In 2013 the government introduced for the first time fees for a claimant to pay in order to bring a claim in an Employment Tribunal. There are two categories of fees:-
1. Type A claims: Issue fee of £160 with a further hearing fee of £230, which totals £390.
2. Type B claims: Issue fee of £250 with a further hearing fee of £950, which totals £1,200.
Many claimants, particularly those who have lost their jobs, have found the payment of these fees to be a significant disincentive to take legal action against their former employer. The statistics show that the number of claims reaching Tribunals has declined by, at least, 70%.
There have been other influences that have reduced the number of claims going to Employment Tribunals. One of those being the ACAS pre-conciliation scheme which is a mandatory step that potential claimants now have to follow before a claim can be lodged in the Employment Tribunal. This scheme gives an opportunity for the parties to agree to a negotiated settlement of the claim conciliated by an ACAS official.
We also believe that a further reason for the decline of Employment Tribunal claims is the wider use by employers of Settlement Agreements which can be used to end an employment relationship subject to a payment to the employee and the employee receiving independent legal advice.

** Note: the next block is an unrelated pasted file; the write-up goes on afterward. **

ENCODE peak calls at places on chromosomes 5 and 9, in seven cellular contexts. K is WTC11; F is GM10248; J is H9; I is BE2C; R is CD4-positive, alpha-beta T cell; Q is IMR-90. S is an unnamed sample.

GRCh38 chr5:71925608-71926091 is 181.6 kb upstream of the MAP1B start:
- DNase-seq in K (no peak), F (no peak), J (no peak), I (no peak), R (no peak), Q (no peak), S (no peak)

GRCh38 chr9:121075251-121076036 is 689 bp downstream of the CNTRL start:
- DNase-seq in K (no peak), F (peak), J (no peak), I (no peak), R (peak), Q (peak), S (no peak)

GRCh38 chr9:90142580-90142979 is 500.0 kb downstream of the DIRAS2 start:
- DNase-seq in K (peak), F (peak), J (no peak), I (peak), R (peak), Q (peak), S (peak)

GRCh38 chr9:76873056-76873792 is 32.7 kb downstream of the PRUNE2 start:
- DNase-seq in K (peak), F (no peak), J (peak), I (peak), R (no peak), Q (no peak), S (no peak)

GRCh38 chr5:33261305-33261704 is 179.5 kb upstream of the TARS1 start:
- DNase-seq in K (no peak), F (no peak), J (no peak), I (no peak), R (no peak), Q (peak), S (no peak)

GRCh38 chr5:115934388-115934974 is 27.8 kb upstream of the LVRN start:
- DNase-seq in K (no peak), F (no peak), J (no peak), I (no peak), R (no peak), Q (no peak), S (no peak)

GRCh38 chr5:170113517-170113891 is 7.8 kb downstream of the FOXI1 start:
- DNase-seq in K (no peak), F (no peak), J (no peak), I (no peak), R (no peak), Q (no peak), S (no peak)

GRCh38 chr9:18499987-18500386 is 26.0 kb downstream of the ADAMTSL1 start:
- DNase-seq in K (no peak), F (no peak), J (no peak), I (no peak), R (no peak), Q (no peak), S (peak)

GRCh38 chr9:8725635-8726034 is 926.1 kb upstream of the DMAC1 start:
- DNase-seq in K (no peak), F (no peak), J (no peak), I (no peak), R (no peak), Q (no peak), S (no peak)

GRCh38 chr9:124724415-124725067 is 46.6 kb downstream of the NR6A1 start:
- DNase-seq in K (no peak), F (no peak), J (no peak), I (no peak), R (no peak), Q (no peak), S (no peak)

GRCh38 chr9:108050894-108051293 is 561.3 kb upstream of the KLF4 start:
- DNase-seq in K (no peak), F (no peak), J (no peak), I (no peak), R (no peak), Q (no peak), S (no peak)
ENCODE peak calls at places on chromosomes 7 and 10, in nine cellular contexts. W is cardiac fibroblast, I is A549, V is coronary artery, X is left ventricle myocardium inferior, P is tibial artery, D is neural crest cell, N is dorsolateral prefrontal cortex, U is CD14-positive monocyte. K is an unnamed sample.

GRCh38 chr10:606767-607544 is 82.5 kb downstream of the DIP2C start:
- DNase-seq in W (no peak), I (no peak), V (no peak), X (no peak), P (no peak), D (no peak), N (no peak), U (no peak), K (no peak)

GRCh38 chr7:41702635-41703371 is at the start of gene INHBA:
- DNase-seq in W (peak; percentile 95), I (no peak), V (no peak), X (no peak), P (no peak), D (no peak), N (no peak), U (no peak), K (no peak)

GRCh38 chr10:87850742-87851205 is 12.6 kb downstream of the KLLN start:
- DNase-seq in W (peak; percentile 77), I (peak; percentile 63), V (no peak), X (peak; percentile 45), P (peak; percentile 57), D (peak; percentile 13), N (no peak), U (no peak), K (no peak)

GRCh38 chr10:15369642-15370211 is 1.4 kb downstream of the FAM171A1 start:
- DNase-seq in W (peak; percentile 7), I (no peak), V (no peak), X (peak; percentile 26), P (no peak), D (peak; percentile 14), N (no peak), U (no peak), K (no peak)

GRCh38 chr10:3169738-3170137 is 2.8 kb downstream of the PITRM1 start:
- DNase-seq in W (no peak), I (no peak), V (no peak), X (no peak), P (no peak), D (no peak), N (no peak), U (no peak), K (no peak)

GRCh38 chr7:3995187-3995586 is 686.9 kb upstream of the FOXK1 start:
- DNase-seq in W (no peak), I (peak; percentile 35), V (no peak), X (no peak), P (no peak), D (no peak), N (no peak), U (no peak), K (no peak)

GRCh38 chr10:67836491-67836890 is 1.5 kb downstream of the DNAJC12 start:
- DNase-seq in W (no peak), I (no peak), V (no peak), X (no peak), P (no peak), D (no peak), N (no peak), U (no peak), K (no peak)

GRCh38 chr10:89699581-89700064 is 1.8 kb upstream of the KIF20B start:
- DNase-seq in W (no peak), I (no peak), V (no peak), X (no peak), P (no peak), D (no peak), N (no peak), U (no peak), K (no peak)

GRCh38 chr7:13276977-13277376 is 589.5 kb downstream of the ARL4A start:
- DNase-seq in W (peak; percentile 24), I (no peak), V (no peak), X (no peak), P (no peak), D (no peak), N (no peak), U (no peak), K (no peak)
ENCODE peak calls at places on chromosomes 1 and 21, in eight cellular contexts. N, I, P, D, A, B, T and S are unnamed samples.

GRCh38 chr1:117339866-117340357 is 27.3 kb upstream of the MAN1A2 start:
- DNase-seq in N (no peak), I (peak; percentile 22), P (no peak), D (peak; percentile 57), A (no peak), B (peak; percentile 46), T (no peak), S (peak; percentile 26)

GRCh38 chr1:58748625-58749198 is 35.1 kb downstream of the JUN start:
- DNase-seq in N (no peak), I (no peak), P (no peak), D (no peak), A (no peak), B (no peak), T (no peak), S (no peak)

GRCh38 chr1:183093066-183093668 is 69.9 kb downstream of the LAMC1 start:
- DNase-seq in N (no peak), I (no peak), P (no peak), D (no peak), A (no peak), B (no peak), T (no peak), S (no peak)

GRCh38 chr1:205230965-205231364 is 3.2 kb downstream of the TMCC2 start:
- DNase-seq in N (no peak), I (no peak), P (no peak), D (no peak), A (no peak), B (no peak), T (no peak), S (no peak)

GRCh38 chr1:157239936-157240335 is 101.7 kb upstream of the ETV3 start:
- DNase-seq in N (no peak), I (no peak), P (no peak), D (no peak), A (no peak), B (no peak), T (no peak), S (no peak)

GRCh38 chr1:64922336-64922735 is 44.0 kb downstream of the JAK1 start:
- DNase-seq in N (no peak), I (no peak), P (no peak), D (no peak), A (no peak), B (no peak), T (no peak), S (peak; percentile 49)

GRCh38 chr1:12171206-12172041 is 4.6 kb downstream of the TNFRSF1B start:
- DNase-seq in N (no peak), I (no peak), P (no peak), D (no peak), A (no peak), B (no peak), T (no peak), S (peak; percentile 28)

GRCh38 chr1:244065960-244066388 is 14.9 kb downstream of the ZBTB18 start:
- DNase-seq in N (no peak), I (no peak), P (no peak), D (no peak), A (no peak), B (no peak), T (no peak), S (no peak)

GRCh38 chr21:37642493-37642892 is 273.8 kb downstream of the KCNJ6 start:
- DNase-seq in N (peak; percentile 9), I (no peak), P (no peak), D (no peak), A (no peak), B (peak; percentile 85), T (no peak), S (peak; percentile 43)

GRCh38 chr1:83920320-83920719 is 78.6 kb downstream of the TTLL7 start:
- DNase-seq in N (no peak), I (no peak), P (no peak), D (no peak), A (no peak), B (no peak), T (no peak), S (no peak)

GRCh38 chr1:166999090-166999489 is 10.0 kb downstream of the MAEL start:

The question of the drop of Employment Tribunal claims has been recently investigated by the Justice Committee of the House of Commons. They heard evidence from a number of different parties on both sides of industry and they found the introduction of issue and hearing fees in the Employment Tribunal had lead to an undisputed and precipitated drop in the numbers of cases brought. The committee concluded that the introduction of fees has had an unacceptable impact on access to justice for meritorious claims. It also said that the existence of fees was a disincentive for employers to resolve disputes at an early stage.
The committee recommended that:-
• The level of fees charged for bringing cases to the Employment Tribunal should be reduced
• The Type A and Type B claims should be replaced by a single three-tier fee structure proportionate to the amount claimed
• The fee should be waived if the amount claimed is below a determined level
The committee recommended that fee remission thresholds should be increased which would enable people who are on benefits or have no savings and/or low income should have their fee waived more liberally.
If you would like to discuss any employment law issues, please contact our Employment Law specialist team.
Author: Gareth Price, Email: